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In the 21st century, what can we get done with old systems? Technology evolves so quickly that it’s hard to imagine an organization running on servers and platforms from 2003.
Still, that was the problem facing the El Paso Central Appraisal District. After the 2009 creation of its website on SQL 2008 and Windows Server 2003, the district found itself plagued with accessibility and administrative issues.
That thought never escaped the minds of team members at EPCAD. They had to find a way to reinvent their processes. They had to find a way to enhance their performance, update their aging system, and optimize operations to improve compliance and security standards. In all, they had to find a way to better serve the community.
Through adoption of SQL on Microsoft Azure Government, EPCAD was able to streamline its services and create a more user-friendly, transparent website. The new, cloud-centric approach led to more secure databases and more possibilities for their data future.
This is a real story of digital transformation.
El Paso at a glanceForty-two billion dollars annually. That’s approximately how much in taxable value EPCAD produces for the local government through the administration of an ad valorem distribution system. The district is responsible for appraising all real and business personal property within El Paso County, Texas.
The EPCAD is expected to run seamlessly and provide stakeholders with accurate, timely information. However, navigation of its main site was difficult and tedious. Hardware was unable to keep up with performance demands, which meant it was challenging to load and access data. The aging website and database structure meant the district desperately needed to migrate from older, on-premises versions of SQL and Windows Server.
“We were starting to run into a lot of limitations,” says EPCAD Programmer Analyst David Martinez. “We also started to consider that the end of life was coming up on these systems. That’s what sparked our search for a better solution.”
Because of the struggling performance and outdated structure, instability and recovery time after incidents were high, leading to greater security risks. For some time, accessibility and administrative issues hindered the district’s growth. EPCAD needed quality platforms to combat these challenges.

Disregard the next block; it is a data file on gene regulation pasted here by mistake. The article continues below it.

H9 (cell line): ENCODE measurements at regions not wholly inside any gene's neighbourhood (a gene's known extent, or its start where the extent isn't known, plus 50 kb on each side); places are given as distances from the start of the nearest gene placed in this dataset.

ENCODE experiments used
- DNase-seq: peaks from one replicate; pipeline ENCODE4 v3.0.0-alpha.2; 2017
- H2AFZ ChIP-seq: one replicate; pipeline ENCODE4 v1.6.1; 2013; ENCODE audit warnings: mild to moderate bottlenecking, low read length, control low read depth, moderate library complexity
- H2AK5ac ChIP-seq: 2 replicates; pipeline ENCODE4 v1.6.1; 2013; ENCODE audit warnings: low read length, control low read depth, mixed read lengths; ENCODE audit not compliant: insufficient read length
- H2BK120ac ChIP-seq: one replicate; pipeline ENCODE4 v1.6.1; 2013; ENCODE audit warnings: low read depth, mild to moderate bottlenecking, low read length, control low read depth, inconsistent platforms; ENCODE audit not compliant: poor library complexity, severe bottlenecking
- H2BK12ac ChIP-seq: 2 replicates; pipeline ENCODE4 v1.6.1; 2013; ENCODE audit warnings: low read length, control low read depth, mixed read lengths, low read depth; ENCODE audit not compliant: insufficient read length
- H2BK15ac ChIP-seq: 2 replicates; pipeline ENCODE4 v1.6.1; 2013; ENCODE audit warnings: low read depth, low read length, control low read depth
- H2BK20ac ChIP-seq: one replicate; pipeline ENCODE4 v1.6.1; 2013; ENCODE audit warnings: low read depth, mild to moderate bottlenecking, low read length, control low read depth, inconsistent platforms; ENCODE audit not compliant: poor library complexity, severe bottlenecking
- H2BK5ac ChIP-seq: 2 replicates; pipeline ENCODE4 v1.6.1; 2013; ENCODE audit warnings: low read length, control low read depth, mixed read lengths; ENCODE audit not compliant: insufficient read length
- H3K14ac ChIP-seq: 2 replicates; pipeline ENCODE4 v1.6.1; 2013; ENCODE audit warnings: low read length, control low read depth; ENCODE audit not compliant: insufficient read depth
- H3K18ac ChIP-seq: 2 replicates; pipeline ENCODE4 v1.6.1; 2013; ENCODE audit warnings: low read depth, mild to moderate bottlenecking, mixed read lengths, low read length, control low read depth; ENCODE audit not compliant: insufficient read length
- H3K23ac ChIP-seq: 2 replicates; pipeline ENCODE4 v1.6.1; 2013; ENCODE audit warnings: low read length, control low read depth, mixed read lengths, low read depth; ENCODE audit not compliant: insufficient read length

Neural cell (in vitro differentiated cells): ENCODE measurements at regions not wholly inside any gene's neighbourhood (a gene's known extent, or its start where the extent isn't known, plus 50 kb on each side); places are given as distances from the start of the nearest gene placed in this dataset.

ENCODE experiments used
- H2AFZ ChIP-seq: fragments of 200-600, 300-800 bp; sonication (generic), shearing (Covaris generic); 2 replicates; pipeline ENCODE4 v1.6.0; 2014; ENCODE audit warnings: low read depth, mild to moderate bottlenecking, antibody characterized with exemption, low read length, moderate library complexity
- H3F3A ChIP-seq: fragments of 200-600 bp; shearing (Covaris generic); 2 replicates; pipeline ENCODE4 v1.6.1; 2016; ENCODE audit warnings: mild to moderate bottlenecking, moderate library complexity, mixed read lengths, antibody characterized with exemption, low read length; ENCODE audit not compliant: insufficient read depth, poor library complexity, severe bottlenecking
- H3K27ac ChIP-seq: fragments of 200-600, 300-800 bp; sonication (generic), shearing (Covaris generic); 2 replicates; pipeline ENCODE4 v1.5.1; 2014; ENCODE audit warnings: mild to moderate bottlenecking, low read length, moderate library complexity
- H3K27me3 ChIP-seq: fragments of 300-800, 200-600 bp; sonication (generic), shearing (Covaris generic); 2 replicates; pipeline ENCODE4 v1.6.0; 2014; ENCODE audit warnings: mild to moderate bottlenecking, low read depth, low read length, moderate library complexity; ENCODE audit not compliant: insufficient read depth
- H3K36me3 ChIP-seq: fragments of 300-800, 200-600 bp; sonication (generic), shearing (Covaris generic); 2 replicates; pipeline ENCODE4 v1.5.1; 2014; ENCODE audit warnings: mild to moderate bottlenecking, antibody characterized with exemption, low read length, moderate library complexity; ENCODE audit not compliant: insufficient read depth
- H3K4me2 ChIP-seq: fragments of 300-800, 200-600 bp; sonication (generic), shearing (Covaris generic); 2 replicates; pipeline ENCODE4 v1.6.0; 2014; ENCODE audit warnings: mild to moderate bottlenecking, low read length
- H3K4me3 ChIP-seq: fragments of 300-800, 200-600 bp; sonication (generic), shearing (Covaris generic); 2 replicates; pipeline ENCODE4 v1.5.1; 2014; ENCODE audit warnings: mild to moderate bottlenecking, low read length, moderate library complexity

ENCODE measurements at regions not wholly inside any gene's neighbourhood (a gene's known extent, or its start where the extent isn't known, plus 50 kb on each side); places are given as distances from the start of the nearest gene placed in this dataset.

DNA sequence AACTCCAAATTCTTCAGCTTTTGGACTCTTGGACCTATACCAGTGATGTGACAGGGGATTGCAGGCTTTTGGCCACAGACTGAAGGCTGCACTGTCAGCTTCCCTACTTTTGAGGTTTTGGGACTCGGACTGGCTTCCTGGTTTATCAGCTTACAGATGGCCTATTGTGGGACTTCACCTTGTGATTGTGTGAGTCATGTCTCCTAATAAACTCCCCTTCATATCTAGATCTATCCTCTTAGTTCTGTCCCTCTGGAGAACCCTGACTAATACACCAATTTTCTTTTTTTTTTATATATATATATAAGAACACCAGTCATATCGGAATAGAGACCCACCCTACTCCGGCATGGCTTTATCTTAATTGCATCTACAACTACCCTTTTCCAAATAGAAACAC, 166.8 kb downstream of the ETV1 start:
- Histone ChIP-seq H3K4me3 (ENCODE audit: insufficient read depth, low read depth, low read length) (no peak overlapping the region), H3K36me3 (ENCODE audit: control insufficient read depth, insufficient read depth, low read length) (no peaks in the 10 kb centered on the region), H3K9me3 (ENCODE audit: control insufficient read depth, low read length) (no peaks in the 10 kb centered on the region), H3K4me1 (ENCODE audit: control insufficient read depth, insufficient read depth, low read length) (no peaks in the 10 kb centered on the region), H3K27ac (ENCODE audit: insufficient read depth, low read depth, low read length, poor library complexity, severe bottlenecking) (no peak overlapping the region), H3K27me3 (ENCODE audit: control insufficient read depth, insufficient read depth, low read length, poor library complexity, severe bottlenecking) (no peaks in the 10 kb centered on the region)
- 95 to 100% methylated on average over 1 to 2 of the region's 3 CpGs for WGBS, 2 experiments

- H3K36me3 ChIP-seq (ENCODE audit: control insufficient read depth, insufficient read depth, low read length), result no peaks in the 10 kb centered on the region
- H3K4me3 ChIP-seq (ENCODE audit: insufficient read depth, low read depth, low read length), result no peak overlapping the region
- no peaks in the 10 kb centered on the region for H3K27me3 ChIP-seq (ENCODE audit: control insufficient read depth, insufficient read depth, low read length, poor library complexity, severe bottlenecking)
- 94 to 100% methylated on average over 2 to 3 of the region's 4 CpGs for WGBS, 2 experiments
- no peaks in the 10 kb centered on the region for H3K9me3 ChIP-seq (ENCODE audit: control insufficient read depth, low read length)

“We started seeing the trend in regards to where services were heading and most everyone was moving towards the cloud,” says Martinez. “We started seeing advantages of having our infrastructure in the cloud, so once we started evaluating where we were and where we could potentially be, that’s when we started looking at Azure.”
The decision to mold processes around the cloud through Azure in combination with SQL Server led to the district streamlining operations and creating a more stable, reliable infrastructure.An infrastructure overhaulTo accomplish a daily synchronization with an on-site production database, the district developed a cloud-based service with three main components: Azure Web Service, Public-Safe Database, and Synchronization Mechanism.
The Azure Web Service provides a list of properties matching a search criterion. It also allows advanced searching by specific field for a more conventional data set. The Public-Safe Database is a subset of the production database and is available for public consumption. Datasets are preprocessed to ensure removal of confidential and unreleased information. The Synchronization Mechanism allows for a seamless data replication to the website.
In order to ensure a fast and reliable synchronization, staff developed a system: Azure BACPAC Exporter (ABE). This system synchronized the Production Database to Azure and updated the connection strings with no downtime using different SQL methods.
All of the components work together to create a reliable, fast, cloud-based service. The integration of the cloud solution also benefits citizens in terms of transparency.
Since their new platform needed to be able to handle sensitive data, El Paso chose Microsoft Azure Government for its industry-leading security and compliance certifications, including IRS 1075.
EPCAD is a public entity, which means that citizens expect some form of governmental visibility. The new and improved website has reduced the number of open record requests by the public.
“Employees are able to work in other areas as needed,” says Martinez. “They can work on streamlining processes and can do more R&D or IT work instead of dealing with requests.”
More visible information for the public leads to transparency and leads to greater productivity for employees.EPCAD: Eyes to the future“As a public entity, we are very much interested in portraying that we are able to provide people what they need,” says Martinez. “The minimized overhead now means people can go to our website and basically serve themselves.”
Minimized overheard means staff is more productive, affording workers more time to focus on expanding IT. For now, expanding IT means looking into integrations of Power BI with SQL for smarter insights and reporting for public-facing stats.
Integrating SQL Services to the district’s website and implementing Azure resulted in stronger performance, mobility, and security. No longer did the district have to worry about physical hardware, or slow and unreliable recovery times. The move to the cloud meant the district saved time and money for employees and taxpayers.
When asked about advice for other districts or organizations looking to move to the cloud and digitally transform, the EPCAD team says it all comes down to one thing: “Invest in your data future.”
Microsoft is proud to partner with the El Paso Central Appraisal District as they continue to transform government for their citizens.